AFL Concussion Guidelines Evolving

Friday, November 09, 2012

The AFL today indicated that its guidelines regarding concussion management would continue to evolve to remain at the forefront of world best practice following the Fourth International Consensus Conference on Concussion in Sport, held in Zurich last week.

The AFL had significant representation at the conference with AFL Medical Commissioner Dr Peter Harcourt and AFL Medical Officers Association (AFLMOA) executive officer Dr Hugh Seward joined by AFL Players Association representative Dr Andrew Daff.

AFL Concussion Working Group members Assoc Prof Paul McCrory, Assoc Prof Gavin Davis, Dr Michael Makdissi and Dr David Maddocks all provided keynote addresses at the two-day conference that saw the leading sporting bodies from around the world Ė including the IOC, FIFA, the NFL, the NHL and the IRB Ė come together to discuss the latest expert thinking in relation to the management and research of concussion in sport.

Dr Harcourt said the conference outcomes will again play a role in the ongoing refinement of the AFLís own concussion management guidelines and will lead to a completely revised approach to concussion management of children.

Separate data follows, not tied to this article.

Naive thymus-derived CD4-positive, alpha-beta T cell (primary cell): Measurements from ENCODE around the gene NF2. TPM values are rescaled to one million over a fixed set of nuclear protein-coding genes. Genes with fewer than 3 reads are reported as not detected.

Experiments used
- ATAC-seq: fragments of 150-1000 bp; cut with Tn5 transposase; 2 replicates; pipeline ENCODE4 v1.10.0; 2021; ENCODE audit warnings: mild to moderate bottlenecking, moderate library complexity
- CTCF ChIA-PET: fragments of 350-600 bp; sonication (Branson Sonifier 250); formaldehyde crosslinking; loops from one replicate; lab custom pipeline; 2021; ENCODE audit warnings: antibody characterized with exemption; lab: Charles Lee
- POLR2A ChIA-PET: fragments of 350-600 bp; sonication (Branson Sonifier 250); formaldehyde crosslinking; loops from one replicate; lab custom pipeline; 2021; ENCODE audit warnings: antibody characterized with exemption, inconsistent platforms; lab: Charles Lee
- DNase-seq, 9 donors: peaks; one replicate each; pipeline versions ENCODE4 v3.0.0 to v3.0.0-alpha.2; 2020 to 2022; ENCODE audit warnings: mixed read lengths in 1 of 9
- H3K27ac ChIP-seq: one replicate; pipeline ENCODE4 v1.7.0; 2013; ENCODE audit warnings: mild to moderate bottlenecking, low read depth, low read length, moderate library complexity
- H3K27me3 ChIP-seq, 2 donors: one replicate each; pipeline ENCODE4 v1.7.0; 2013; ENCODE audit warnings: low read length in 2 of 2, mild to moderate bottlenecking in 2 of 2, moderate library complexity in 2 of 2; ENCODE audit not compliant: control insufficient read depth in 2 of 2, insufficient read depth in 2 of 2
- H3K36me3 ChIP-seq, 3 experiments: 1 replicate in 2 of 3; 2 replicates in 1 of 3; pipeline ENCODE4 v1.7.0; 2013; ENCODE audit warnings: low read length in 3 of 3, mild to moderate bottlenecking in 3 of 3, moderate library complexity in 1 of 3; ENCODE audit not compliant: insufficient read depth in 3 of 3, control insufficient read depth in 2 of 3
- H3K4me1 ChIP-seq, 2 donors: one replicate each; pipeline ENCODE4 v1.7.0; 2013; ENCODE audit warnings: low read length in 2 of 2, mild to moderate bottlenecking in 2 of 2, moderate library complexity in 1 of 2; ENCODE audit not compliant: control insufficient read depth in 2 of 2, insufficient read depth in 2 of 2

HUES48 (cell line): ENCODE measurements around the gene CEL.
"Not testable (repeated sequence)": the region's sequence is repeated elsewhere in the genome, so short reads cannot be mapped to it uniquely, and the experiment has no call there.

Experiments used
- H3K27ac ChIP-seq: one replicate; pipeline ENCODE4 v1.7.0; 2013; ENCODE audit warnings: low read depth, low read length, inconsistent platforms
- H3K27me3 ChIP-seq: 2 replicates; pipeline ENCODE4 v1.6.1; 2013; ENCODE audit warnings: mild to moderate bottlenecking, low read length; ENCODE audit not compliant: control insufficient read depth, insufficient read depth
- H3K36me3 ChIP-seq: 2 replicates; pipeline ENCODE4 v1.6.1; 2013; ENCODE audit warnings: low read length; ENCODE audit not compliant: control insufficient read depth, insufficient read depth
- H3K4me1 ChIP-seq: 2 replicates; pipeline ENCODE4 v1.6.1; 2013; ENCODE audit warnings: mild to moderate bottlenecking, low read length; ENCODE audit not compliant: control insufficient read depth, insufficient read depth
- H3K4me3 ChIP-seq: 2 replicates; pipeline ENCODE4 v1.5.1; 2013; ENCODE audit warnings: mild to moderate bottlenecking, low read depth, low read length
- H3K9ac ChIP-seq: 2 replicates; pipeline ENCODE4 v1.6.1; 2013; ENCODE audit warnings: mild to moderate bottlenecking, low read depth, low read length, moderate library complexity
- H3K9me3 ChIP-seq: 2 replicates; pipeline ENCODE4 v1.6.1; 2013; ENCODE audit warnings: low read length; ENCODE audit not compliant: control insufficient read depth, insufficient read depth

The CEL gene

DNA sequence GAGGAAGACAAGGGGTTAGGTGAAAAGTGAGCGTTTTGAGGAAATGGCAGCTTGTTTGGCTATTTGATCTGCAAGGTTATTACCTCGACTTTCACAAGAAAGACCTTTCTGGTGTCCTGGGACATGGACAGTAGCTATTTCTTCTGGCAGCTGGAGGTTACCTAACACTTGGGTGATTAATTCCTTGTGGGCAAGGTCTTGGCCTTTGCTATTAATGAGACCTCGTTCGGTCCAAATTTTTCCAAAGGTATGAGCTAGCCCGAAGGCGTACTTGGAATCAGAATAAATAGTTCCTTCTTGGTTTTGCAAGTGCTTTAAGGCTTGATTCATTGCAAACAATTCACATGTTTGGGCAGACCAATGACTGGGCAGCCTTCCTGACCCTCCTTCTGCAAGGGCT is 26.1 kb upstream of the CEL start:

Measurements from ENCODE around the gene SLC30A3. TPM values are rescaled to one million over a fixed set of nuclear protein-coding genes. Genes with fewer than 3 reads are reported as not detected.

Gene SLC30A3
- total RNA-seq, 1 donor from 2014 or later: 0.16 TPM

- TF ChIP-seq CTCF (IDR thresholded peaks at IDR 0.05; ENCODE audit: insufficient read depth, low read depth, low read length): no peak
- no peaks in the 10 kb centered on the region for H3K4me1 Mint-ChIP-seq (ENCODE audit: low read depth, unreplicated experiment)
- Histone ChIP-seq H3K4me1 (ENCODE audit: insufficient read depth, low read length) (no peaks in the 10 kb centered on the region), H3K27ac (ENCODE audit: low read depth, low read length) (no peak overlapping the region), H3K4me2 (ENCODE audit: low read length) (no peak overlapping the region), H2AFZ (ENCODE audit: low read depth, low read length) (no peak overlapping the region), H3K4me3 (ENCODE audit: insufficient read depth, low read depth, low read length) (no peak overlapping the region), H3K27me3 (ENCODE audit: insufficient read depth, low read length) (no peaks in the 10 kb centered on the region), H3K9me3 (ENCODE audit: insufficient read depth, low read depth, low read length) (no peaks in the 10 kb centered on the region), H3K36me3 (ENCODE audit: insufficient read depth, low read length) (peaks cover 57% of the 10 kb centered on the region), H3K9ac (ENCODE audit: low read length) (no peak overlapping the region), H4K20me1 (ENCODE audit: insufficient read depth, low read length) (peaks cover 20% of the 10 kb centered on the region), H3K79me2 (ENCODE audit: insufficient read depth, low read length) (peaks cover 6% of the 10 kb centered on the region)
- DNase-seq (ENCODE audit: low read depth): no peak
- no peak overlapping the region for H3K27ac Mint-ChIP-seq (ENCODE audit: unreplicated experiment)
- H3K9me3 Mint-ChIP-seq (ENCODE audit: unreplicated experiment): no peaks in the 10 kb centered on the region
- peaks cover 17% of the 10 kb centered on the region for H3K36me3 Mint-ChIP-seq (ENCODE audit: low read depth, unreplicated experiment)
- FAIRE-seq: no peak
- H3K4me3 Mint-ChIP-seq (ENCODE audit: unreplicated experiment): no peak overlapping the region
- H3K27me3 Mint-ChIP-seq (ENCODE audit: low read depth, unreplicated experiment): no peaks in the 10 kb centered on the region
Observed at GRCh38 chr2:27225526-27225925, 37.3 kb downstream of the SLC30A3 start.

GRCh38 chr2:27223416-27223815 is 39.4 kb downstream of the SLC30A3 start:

"This global conference has again provided us with invaluable information that can be applied to our own concussion management policies," Dr Harcourt said.

"The AFL had strong representation at the conference and the management of concussion in the AFL was discussed. It confirmed that the AFL concussion strategy is robust and reflects current best practice.

A key outcome from the conference will be a revision of the current concussion management guidelines, with a completely new approach from 2013 to the management of concussion in children, such as NAB AFL Auskick players.

"Rule changes in sport were acknowledged as an important vehicle for reducing the incidence of concussion and making the game safer to play.

"The evidence presented also reinforced the AFLís current approach to the use of helmets, that is, there is no definitive scientific evidence that helmets specifically prevent concussion or other brain injuries in Australian football.

"Concussion is a complex and evolving clinical picture that going forward will be best managed by experienced individuals using the new Zurich consensus guidelines, which are currently being developed."

Other proposed changes to the AFLís concussion management guidelines are expected to include a requirement for club doctors to make greater use of video footage of the injury incident in their assessment of player fitness, and a need for medical supervision of any follow-up self-assessment tests conducted by players in the days after a potential concussion.

The new consensus guidelines will be released in March 2013.

Current guidelines


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